Although there’s quite a lot of ground to cover in Montgomery, from the Civil Rights Memorial to the Hank Williams Museum, one of my personal favorites is the F. Scott and Zelda Fitzgerald Museum. It’s in a charming home where F. Scott penned Tender is the Night and Zelda, a Montgomery native, wrote part of Save Me the Waltz. Today, the house is home to a museum and plays host to myriad writer workshops and panels.
Over 450 miles and countless pit stops later, we reached the ridiculously charming town of Natchitoches, Louisiana. Pronounced “Nack-a-dish,” the riverside French charmer was established back in 1714, making it the oldest permanent settlement of the Louisiana Purchase. This quintessentially French Louisiana town also provided a backdrop for one of my all-time favorite films, Steel Magnolias. As a matter of fact, M’Lynn’s home still stands and is now a lovely bed and breakfast. But this town is so much more than a tourist trap destination. It’s oozing charm, natural beauty and offers loads of unrivaled Southern Hospitality. For dinner, we stopped at Maglieaux’s and picked up an order of their famed Crawfish Monica as well as a Hen and Andouille Gumbo.
We enjoyed this pitch-perfect creole feast in Beau Jardin, a meticulously manicured public park along the Cane River Lake, where Davis and Bonaparte were in heaven after the long day’s drive.
As I strolled down Front Street, Kaffie-Frederick General Mercantile’s massive antique display windows and doors perched above a bed of mosaic tile floor signage, immediately caught my eye, but it was the customer service, charm and family narrative that stole my heart!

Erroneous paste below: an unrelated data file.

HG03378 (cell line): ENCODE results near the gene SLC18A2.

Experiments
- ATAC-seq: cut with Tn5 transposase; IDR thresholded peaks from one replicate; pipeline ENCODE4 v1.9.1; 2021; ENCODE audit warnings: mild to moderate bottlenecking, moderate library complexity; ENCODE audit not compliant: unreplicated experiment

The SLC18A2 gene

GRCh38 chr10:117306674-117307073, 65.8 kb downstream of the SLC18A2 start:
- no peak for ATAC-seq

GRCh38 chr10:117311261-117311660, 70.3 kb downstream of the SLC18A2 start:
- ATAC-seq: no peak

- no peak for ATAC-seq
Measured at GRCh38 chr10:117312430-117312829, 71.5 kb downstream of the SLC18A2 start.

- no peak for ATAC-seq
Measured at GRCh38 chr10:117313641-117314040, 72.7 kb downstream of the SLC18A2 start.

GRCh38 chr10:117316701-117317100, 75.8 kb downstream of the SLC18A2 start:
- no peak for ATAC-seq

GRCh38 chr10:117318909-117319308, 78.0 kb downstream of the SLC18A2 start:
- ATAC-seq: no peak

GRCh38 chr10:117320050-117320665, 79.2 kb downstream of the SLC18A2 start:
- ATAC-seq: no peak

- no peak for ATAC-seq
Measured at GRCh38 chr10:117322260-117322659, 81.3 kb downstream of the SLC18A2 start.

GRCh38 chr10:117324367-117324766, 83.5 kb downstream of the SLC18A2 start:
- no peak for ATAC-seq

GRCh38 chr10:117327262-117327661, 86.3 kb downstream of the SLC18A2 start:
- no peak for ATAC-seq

Ross, a beloved fixture of the store and former Marine-turned-police officer, welcomed all of us, including our dog, into the store and promptly introduced Bonaparte to the store’s full-time poodle. Davis was invited to explore radio flyer wagons and a wonderful array of classic toys. Meanwhile, dollar bills promptly flew out of my wallet as I strolled up to their kitchen section, which boasted the ideal blend of quality manufacturers and well-crafted nostalgia. I did come home with a cast iron, Fleur de Lis Bacon Press regardless of how overstuffed my little sedan was already.
This was only the tip of the iceberg. An honest general mercantile in the purest sense, Kaffie-Frederick is the ultimate mix of eclecticism, historic significance, practical necessities and is overflowing patinaed charm.